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How to Brew Chinese Green Tea

Different types of Chinese teas have different brewing methods, this article gives you the complete guide of brewing all kinds of Chinese teas!

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Chinese Green Tea

Brewing Guide for Chinese Green Tea

Chinese green tea is very delicate and tender, in order to brew it in a professional way, there are some parts should be paid attention to.

At first, we need to distinguish the shape / characterises of the tea leaves.

Different Shapes of Tea leaves:

Category 1. Very tender and fresh tea leaves, either curly or covered with rich fuzzy, or plucked in very early Spring who is extraordinarily fresh and tender. For instance: Our Dongting Mountains Pi Lo Chun (Bi Luo Chun), Green Tip Tea (Xinyang Maojian), and all premium grade green tea (include our Dragon Well tea).

Category 2. The whole shape is slender or flat, bud-shaped tea leaves. For instance: Our Dragon Well Green Tea (Longjing), Yellow Mountain Fur Peak (Huangshan Maofeng)

Category 3. The overall shape of tea leaves is looser, fat and strong, and the tea is relatively less tender. For instance: Lu’an Leaf (Liu’an Guapian) and Monkey Tea (Taiping Houkui)

Three Chinese Green Tea Brewing Methods:

  1. Top-drop Method:

The top-drop method involves pouring the hot water into a glass vessel and then adding the tea leaves. In other words, the leaves are added after the hot water. This method is best suitable for brewing the most delicate teas – Category 1 green tea, such as Dongting Mountains Pi Lo Chun (Bi Luo Chun), Green Tip Tea (Xinyang Maojian), and all premium grade green tea (include our Dragon Well tea). Since the force of the pouring water may break the very brittle and tender tea leaves and their nutritious valuable white fuzzy, let the tea leaves slowly sink without destroying any part of the tea leaves is the best way for brewing this type of green tea. The leaves should slowly and elegantly sink and unfurl. This method should be avoided for more loosely shaped tea leaves.

Step by step:

  • Warm a teaware with hot water. Discard the water afterwards
  • Pour hot water (80-85°C) into the vessel until it is seven-tenths full
  • Add 1g tea leaves for every 50ml of hot water
  • Infuse tea for around 1-3 minutes (infusion time will differ greatly for different teas, and depending on how many times the tea has already been infused)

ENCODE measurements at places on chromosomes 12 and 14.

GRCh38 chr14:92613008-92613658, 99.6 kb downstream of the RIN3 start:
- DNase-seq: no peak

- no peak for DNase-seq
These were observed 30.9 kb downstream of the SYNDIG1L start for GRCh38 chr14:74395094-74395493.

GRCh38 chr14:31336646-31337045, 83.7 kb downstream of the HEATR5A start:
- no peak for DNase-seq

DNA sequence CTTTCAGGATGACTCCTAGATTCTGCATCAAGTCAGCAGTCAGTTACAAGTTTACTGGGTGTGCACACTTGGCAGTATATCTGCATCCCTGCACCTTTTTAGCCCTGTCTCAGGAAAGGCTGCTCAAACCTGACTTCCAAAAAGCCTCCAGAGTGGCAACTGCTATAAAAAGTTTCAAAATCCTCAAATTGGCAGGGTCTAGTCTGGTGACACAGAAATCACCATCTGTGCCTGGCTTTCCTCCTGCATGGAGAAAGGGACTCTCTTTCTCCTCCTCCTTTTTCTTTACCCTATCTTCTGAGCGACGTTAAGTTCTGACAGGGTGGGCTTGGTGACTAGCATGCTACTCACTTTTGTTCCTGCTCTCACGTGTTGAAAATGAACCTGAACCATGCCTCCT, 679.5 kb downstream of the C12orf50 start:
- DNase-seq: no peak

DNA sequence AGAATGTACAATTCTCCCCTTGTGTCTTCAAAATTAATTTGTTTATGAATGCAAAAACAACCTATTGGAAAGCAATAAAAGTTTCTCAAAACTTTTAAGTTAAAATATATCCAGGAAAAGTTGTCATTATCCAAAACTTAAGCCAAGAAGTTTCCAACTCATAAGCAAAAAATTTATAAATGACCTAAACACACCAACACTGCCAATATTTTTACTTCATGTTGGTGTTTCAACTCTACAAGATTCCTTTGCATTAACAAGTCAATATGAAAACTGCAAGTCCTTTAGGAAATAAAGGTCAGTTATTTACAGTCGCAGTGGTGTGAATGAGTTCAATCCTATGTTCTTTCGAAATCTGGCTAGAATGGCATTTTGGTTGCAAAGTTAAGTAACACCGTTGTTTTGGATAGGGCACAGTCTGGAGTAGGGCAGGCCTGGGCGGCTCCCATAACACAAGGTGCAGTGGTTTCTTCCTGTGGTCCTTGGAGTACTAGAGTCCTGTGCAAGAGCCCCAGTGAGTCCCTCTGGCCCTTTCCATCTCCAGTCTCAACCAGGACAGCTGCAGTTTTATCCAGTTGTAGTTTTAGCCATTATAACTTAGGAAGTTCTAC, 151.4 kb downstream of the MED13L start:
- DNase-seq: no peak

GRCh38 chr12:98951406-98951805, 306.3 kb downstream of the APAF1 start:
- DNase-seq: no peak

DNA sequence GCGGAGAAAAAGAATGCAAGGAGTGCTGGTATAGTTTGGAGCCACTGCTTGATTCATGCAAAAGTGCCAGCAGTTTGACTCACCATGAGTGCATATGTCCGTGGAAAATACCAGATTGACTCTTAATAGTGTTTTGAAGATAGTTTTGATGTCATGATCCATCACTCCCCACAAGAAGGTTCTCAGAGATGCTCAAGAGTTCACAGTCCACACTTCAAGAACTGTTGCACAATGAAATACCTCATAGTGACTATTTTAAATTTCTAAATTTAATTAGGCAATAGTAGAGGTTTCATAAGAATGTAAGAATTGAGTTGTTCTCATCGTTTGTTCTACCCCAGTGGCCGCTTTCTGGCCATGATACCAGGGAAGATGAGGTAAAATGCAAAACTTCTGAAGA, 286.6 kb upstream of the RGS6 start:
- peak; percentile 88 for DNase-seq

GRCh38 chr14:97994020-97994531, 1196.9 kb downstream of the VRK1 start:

• Drink until 1/3 of the tea is left before refilling
  • Repeat a total of three times
  • Gradually increase steeping time for subsequent brews.
  1. Mid-drop Methods:

This method reduces the risk of high temperature destroying aromas in the tea. It divides the brewing process into three parts: hot water – tea leaves – hot water. In other words, the tea leaves are added after half the water has been poured in. This method is most suitable for flat or bud-shaped tea leaves – category 2 green tea.

Step by step:

  • Warm a teaware with hot water. Discard the water afterwards
  • Pour hot water (80-85°C) into the vessel until it is one-third full
  • Add 1g tea leaves for every 50ml of water
  • Tilt the vessel, slowly rotating it two times (this is to ensure a better infusion)
  • Top up the vessel with hot water at the same temperature until it is full
  • Infuse tea for around 1-3 minutes (infusion time will differ greatly for different teas, and depending on how many times the tea has already been infused)
  • Drink until 1/3 of the tea is left before refilling
  • Repeat a total of three times.
  • Gradually increase steeping time for subsequent brews.
  1. Bottom-drop Methods

This is the most common method for brewing green tea and suitable for all general grade tea leaves. However, some green tea, such as Lu’an Leaf (Liu’an Guapian) and Monkey Tea (Taiping Houkui), whose leaves are flat and tend to float or whose nutrient substance is needed to be aroused by hot water are highly recommend using the bottom-drop method – All general grade green tea includes category 3 green tea.

Step by step:

  • Warm a teaware with hot water. Discard the water afterwards
  • Add 1g tea leaves for every 50ml of water
  • Pour hot water (80–85°C) into the vessel until it is one-third full
  • Tilt the glass cup, slowly rotating it two times (this is to ensure a better infusion)
  • Pour hot water (80°C) into the teaware until it is seven-tenths full
  • Infuse tea for around 1-3 minutes (infusion time will differ greatly for different teas, and depending on how many times the tea has already been infused)
  • Drink until 1/3 of the tea is left before refilling
  • Repeat a total of three times.
  • Gradually increase steeping time for subsequent brews.

To Summarise:

Dongting Mountains Pi Lo Chun (Bi Luo Chun) and Green Tip Tea (Xinyang Maojian) are highly recommended using Top-Drop method; Lu’an Leaf (Liu’an Guapian) and Monkey Tea (Taiping Houkui) are highly recommended using Bottom-Drop Method; Yellow Mountain Fur Peak (Huangshan Maofeng) is better using Mid-Drop method. Dragon Well Tea can use both three ways.  The bottom-drop method can brew any green tea.